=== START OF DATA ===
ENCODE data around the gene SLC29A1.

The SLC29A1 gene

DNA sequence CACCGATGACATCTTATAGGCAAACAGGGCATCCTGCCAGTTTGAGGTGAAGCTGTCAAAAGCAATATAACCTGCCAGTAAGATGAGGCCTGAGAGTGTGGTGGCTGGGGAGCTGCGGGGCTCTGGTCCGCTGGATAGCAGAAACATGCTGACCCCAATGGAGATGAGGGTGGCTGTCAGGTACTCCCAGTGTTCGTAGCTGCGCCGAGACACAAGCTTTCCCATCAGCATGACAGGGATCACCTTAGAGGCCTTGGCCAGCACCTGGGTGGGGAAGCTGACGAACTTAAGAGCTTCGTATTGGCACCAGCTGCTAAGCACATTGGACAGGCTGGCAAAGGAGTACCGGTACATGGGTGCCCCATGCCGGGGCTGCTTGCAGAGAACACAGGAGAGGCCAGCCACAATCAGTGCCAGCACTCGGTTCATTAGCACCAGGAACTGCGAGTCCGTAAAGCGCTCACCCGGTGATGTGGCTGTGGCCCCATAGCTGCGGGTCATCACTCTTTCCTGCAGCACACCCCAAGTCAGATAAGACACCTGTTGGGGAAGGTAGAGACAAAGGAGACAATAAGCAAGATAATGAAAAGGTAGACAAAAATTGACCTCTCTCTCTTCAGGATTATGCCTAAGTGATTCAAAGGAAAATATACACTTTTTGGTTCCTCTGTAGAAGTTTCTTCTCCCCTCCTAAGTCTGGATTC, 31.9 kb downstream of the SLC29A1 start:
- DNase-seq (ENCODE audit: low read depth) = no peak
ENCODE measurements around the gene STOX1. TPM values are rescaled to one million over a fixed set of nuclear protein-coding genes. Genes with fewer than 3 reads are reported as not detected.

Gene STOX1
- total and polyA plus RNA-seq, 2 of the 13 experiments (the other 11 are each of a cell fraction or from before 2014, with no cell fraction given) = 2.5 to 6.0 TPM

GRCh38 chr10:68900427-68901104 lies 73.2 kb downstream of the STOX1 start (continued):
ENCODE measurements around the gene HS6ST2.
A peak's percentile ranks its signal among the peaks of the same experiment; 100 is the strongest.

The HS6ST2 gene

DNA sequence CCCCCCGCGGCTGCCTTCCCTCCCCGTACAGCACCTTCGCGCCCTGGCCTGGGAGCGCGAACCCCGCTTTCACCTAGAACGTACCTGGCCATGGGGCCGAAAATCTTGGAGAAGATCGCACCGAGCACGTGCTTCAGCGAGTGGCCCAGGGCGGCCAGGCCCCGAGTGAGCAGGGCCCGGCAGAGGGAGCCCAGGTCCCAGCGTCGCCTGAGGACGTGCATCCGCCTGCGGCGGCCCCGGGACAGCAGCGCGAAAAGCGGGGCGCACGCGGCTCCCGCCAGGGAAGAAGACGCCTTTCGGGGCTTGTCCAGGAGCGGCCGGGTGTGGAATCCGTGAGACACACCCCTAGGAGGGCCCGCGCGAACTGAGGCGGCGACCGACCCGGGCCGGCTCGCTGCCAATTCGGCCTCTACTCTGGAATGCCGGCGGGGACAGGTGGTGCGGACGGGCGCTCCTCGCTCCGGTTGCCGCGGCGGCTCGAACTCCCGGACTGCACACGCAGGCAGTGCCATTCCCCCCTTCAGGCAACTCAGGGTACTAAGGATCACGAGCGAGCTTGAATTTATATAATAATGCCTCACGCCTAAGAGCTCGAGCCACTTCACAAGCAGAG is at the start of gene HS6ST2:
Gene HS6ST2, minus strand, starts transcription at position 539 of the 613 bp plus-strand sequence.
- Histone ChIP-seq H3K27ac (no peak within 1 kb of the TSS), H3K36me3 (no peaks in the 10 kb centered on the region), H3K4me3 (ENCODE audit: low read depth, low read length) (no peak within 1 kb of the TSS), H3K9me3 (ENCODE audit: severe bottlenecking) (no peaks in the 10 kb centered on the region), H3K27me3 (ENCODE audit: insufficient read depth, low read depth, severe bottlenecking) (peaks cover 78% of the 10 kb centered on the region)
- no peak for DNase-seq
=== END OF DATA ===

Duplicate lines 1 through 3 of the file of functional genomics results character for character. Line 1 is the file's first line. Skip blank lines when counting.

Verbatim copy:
ENCODE data around the gene SLC29A1.

The SLC29A1 gene

DNA sequence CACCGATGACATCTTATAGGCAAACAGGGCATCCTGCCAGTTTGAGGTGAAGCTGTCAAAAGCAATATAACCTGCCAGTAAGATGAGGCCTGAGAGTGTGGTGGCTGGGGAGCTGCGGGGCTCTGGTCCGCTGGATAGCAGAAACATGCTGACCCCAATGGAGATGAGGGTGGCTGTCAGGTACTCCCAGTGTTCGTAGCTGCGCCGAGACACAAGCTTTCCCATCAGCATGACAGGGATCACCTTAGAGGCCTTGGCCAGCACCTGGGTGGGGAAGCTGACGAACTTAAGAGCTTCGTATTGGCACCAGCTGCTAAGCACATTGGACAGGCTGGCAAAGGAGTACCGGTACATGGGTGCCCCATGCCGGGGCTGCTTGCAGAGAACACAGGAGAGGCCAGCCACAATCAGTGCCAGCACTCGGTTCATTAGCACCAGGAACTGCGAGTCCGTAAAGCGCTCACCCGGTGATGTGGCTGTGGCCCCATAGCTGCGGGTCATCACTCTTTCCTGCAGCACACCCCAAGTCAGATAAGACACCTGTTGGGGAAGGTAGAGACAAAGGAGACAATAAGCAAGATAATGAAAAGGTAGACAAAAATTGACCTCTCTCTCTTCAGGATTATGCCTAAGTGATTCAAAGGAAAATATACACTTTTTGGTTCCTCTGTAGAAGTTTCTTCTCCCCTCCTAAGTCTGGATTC, 31.9 kb downstream of the SLC29A1 start: